Fleet News

Fuel criticism is ‘out of date’

The UK Petroleum Industry Association (UKPIA) has hit out at the European Commission’s accusation that Britain is lagging behind many of its European Union neighbours over the introduction of sulphur-free fuels.

UKPIA says the commission’s report 'Quality of petrol and diesel fuel used for road transport in the European Union' is outdated and ignores recent advancements in the distribution of sulphur-free fuels.

The report says many EU countries were selling this much-cleaner petrol and diesel, while Britain was still selling low-sulphur fuel, which has a sulphur content of between 10 and 50 parts per million.

It set a deadline of 2009 for the introduction of sulphur-free fuels – a target the UKPIA says will easily be met here.

“Some 55% of diesel sold in Britain is already sulphur-free,” said a UKPIA spokesman. “And by the end of next year all petrol and diesel sold in Britain will be sulphur-free.”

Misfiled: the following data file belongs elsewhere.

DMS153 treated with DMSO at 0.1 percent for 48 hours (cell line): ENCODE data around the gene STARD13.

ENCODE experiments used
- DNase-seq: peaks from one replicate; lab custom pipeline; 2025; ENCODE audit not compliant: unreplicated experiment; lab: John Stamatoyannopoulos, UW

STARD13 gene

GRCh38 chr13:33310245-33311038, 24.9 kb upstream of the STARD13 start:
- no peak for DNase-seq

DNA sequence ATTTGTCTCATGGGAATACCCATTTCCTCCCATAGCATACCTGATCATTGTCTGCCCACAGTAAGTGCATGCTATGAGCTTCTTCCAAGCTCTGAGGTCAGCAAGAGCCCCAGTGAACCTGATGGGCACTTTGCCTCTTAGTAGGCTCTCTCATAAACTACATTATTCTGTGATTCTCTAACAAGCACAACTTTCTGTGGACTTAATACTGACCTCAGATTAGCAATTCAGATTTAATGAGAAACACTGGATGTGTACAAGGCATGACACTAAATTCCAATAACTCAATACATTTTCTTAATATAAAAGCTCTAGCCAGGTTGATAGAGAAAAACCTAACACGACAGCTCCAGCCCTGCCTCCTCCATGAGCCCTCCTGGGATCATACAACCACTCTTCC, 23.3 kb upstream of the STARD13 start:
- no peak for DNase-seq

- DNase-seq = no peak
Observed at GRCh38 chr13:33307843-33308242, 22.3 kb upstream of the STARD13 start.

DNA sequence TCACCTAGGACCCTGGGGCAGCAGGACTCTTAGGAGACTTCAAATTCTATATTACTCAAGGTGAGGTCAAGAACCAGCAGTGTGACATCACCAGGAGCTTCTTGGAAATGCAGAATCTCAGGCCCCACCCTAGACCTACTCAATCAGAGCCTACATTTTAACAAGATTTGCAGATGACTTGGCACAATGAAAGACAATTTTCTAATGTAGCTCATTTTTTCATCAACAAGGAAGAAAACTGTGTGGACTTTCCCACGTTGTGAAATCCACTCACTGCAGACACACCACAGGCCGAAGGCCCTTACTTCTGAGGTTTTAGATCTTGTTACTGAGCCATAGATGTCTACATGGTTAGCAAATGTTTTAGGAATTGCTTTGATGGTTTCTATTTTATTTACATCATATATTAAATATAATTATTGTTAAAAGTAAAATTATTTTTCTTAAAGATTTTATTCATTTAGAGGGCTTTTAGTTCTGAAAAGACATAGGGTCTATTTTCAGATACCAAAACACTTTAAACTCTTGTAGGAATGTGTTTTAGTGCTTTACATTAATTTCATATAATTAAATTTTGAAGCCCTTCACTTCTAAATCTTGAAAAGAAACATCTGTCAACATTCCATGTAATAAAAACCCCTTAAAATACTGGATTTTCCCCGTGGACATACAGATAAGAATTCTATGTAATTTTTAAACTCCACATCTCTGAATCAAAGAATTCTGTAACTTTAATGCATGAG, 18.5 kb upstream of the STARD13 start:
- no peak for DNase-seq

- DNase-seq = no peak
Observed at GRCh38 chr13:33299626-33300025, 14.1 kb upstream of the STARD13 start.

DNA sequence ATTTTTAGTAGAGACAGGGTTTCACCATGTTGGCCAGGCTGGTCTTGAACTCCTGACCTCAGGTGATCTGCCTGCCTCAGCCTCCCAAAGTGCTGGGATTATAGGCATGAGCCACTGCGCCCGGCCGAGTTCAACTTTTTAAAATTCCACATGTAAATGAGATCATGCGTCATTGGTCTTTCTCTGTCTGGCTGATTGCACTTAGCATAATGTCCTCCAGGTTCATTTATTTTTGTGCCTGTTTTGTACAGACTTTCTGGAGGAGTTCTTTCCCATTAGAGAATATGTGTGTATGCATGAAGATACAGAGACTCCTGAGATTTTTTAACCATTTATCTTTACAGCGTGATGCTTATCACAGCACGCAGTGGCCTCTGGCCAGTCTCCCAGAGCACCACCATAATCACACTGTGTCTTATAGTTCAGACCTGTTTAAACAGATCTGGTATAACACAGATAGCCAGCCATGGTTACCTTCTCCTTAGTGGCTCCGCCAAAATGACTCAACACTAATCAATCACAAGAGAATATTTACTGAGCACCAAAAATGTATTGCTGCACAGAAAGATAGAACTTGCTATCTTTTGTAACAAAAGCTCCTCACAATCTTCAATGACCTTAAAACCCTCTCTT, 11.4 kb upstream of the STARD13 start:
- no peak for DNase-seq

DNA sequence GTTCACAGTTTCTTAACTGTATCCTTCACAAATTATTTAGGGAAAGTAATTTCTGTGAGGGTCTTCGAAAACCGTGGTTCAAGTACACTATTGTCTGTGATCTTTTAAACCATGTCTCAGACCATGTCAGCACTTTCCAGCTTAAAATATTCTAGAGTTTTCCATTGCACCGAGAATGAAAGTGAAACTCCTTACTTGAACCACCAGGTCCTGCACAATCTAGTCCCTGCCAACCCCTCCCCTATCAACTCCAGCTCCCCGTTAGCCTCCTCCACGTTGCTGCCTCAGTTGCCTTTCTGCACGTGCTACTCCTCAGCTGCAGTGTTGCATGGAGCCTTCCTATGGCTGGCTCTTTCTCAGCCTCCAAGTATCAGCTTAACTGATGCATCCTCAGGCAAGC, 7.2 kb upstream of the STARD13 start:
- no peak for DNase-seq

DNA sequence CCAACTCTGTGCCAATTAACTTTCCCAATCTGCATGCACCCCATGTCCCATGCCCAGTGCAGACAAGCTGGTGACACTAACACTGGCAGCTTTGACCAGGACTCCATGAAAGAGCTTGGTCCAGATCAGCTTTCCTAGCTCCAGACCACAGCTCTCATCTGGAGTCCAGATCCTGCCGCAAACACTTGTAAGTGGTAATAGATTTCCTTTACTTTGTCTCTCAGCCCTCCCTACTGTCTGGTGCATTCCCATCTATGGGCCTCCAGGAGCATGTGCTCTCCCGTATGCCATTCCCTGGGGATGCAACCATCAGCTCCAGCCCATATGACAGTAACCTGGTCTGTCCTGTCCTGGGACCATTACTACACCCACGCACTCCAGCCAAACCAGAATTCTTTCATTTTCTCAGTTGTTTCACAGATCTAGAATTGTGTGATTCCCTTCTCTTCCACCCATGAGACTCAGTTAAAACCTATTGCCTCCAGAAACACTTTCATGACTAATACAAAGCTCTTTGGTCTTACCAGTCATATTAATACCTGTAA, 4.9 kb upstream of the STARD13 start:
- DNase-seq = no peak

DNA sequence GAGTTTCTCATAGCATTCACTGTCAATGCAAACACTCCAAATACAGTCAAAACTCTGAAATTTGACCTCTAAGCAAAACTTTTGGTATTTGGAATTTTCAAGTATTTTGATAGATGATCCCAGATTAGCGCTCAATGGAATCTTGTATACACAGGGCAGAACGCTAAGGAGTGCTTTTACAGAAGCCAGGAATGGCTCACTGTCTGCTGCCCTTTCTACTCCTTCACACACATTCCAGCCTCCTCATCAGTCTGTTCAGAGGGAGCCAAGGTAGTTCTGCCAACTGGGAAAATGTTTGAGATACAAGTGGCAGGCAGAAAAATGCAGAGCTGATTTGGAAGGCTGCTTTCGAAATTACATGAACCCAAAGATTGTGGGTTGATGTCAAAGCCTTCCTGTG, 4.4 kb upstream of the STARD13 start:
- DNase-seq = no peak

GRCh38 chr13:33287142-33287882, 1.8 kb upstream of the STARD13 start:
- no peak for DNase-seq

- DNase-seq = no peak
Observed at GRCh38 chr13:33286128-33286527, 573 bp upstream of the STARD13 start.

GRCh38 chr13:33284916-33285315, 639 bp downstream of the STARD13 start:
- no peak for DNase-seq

However, Britain is still some way behind Germany, which has switched entirely to sulphur-free fuel, with 31 billion litres of petrol and 34 billion litres of diesel sold since 2005.

Sweden, Denmark and Finland had also switched entirely to sulphur-free fuels by that year, while Austria, Belgium, Greece, Ireland, Italy, Portugal, Spain, Estonia and Poland are already selling both sulphur-free and low-sulphur fuels.

However, the UK does have some allies: the Netherlands, Luxembourg, the Czech Republic, Malta and Slovenia have not yet moved to only sulphur-free fuels.

Leave a comment for your chance to win £20 of John Lewis vouchers.

Every issue of Fleet News the editor picks his favourite comment from the past two weeks – get involved for your chance to appear in print and win!

Login to comment

Comments

No comments have been made yet.

Compare costs of your company cars

Looking to acquire new vehicles? Check how much they'll cost to run with our Car Running Cost calculator.

What is your BIK car tax liability?

The Fleet News car tax calculator lets you work out tax costs for both employer and employee